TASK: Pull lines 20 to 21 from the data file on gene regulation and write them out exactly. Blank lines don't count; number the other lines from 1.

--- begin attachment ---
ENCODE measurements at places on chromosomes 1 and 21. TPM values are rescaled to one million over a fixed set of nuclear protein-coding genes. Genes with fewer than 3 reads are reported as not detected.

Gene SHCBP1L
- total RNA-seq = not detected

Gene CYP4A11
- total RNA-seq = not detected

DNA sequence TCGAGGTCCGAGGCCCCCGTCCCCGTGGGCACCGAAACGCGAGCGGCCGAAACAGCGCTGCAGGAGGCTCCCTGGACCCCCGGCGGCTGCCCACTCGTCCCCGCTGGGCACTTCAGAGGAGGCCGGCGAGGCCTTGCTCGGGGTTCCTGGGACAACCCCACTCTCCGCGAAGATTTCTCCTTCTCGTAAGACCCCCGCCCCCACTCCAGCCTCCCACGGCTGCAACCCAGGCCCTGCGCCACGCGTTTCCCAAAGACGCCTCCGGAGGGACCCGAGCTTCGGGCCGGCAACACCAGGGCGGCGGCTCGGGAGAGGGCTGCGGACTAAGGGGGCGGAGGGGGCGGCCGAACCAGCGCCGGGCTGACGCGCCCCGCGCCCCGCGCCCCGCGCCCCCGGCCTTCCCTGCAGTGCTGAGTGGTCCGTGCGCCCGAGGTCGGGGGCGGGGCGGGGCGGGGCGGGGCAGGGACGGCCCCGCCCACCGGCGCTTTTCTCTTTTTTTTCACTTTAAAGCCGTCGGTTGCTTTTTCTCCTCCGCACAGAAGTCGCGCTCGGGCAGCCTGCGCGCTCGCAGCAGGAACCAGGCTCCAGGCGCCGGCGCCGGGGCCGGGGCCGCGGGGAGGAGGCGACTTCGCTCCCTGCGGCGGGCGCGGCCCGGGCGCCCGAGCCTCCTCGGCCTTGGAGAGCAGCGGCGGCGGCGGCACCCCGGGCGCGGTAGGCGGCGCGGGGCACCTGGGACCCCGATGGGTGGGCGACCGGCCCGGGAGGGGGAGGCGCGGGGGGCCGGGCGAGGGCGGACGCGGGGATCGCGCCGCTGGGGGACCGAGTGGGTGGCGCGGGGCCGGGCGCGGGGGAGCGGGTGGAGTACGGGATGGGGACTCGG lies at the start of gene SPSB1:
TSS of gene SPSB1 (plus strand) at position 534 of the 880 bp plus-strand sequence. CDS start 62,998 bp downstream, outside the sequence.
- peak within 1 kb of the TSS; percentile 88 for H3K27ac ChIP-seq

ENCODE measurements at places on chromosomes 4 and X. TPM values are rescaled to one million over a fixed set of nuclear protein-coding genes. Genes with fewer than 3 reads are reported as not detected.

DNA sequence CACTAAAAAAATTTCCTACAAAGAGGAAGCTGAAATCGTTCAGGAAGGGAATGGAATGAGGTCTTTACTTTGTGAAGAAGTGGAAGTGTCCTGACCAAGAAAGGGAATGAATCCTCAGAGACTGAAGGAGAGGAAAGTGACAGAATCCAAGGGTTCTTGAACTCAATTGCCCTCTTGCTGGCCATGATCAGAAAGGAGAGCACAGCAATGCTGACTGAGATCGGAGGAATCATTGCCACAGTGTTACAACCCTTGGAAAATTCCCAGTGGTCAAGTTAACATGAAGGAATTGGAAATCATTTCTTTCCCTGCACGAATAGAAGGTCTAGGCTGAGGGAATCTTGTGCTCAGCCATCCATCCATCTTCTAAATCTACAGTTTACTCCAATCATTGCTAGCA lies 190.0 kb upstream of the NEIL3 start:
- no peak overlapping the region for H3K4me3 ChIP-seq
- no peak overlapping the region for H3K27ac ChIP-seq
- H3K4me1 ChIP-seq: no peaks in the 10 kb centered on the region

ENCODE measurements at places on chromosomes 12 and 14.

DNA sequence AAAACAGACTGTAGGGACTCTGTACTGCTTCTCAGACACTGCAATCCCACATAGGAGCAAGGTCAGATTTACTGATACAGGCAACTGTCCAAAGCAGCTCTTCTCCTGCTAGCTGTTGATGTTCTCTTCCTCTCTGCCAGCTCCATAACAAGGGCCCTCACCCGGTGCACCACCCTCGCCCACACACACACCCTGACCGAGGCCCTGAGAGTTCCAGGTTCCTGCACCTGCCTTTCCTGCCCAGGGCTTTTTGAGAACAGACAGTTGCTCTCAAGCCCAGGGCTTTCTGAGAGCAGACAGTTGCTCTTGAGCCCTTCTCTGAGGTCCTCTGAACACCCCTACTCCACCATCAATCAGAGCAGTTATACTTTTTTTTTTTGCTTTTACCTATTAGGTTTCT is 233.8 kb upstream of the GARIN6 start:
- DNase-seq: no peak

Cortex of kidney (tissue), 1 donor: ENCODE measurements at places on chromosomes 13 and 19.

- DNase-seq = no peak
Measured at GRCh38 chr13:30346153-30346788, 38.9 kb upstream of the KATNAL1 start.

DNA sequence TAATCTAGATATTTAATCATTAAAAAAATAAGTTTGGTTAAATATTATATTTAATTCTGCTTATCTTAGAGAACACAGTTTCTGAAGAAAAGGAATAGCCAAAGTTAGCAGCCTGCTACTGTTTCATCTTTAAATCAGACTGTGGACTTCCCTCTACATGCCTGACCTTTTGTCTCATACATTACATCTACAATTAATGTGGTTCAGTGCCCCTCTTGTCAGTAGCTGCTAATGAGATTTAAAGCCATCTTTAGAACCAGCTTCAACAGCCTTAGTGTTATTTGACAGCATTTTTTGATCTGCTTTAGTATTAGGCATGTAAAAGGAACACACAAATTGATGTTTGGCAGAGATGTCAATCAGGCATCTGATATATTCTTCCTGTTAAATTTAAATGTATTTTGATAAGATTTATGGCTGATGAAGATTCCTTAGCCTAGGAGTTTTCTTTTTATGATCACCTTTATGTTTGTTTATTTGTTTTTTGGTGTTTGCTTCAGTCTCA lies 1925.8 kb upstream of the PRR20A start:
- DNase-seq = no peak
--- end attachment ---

DNA sequence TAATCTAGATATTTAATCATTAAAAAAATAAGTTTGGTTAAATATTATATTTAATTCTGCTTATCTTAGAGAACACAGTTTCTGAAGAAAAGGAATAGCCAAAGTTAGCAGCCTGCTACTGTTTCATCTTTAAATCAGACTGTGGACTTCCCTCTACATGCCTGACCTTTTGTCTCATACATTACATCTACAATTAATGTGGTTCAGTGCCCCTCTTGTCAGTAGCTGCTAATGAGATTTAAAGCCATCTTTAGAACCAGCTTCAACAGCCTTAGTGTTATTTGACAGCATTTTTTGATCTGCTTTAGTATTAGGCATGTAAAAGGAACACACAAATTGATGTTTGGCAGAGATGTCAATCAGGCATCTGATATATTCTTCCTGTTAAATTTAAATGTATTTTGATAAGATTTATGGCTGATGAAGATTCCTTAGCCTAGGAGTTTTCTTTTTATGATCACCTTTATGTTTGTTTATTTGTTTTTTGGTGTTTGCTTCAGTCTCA lies 1925.8 kb upstream of the PRR20A start:
- DNase-seq = no peak